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June 2008, Volume 58, Issue 6

Case Reports

Rosai Dorfman disease- a rare entity report of two cases with nodal and extranodal involvement

Jawad Jalil  ( Department of Paediatrics,Combined Military Hospital, Bahawalpur )
Nasser Rashid Dar  ( Department of Dermatology,Combined Military Hospital, Bahawalpur )
Mobeen Shafique  ( Department of Radiology, Combined Military Hospital, Bahawalpur )

Abstract

Rosai Dorfman Disease (RDD) also known as Sinus Histiocytosis with Massive Lymphadenopathy (SHML) is a very rare variety of reactive histiocytoses. It commonly involves cervical lymph nodes, although involvement of other lymph node regions, skin and other organ involvement can occur. It has a good prognosis so there is a need to differentiate it from other lympho proliferative disorders of poorer prognosis. We present two cases of this rare disorder illustrating its clinical spectrum; a 22 years old woman with involvement of submandibular lymph nodes, nasal septum and sub-glottic region and a 45 years old male with prominent skin involvement.

Introduction

Histiocytic proliferative disorders are classified into three main types. Type 1 also known as Langerhan cell histiocytosis is due to reactive proliferation of langerhan cells; type2 (a) is due to reactive proliferation of dermal dandrocytes; type 2 (b) due to reactive proliferation of histiocytes other than Langerhan cells or dermal dandrocytes; and type 3 is due to malignant proliferation of histiocytes.1 Rosai Dorfman Disease (RDD) also known as Sinus Histiocytosis with Massive Lymphadenopathy (SHML) is a very rare disorder belonging to type 2(b) histiocytosis and was first described by Rosai and Drofman in 1969.2 Its clinical presentation is varied and usually presents with lymphadenopathy which most of the time reaches massive proportions. Skin is the most common site of extra nodal involvement. Other documented sites are gastrointestinal tract, genitourinary tract, bones and brain. We present two cases of this rare disorder; a 22 years old lady only with involvement of submandibular lymph nodes, nasal septum and sub-glottic region and a 45 years old male with prominent skin involvement. As it is a self-limiting disease in most cases and has a good prognosis, there is a need to differentiate it from other lympho proliferative disorders with poorer prognosis.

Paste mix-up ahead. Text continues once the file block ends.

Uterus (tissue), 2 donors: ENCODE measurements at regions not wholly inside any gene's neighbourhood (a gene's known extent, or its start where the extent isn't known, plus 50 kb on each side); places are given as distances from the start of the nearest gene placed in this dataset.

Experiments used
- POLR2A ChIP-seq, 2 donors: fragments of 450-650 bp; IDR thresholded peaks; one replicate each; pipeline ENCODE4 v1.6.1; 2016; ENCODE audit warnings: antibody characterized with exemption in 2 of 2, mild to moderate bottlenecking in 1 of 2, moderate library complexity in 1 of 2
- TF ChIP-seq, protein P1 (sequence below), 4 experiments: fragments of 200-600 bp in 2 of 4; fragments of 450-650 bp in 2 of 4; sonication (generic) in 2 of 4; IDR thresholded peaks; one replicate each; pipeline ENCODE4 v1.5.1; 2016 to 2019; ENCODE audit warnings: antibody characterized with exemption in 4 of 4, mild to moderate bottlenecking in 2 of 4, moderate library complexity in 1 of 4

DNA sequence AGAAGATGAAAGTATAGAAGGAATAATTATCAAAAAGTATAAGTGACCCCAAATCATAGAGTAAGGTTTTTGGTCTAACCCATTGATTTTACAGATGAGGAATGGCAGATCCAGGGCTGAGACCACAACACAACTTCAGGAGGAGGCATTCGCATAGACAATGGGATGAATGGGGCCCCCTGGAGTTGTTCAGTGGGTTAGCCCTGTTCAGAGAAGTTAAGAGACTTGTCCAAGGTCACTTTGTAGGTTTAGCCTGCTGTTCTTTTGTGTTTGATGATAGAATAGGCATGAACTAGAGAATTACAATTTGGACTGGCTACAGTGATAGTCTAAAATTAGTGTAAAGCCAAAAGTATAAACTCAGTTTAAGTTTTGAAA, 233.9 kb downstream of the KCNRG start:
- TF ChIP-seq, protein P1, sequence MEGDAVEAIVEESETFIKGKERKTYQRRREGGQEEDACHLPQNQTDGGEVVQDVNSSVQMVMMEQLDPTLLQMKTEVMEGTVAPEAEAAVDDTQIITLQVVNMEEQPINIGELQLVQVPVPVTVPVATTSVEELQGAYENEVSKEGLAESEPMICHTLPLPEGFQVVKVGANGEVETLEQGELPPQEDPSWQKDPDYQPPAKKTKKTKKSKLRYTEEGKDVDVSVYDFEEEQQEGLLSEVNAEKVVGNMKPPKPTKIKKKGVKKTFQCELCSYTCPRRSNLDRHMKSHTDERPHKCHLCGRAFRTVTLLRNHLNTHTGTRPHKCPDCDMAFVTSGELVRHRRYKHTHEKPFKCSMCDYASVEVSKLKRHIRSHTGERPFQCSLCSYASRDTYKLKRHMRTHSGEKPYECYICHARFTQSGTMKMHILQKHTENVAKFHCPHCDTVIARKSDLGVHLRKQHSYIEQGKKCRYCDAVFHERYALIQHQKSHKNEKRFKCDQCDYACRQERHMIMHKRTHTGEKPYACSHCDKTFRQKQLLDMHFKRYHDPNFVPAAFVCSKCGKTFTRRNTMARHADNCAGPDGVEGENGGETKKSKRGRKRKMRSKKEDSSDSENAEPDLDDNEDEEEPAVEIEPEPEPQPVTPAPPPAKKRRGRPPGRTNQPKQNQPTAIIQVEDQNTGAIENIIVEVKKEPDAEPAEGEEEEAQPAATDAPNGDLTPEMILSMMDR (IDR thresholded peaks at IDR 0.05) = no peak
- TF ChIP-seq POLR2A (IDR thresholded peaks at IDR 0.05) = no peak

Case 1
A 22 years old woman presented with history of progressive nasal blockade, stridor, hoarseness of voice and multiple swellings in the neck for the last 5 years. Nasal blockade and stridor were the initial symptoms. The neck swellings appeared about one year after the above symptoms. These were painless but kept increasing in size gradually. There was also a history of significant weight loss. As tuberculosis being prevalent in this part of the world, she was provisionally diagnosed as a case of tuberculosis and was given anti tuberculosis therapy for 9 months but there was no response. She had taken multiple other treatments but no record was available.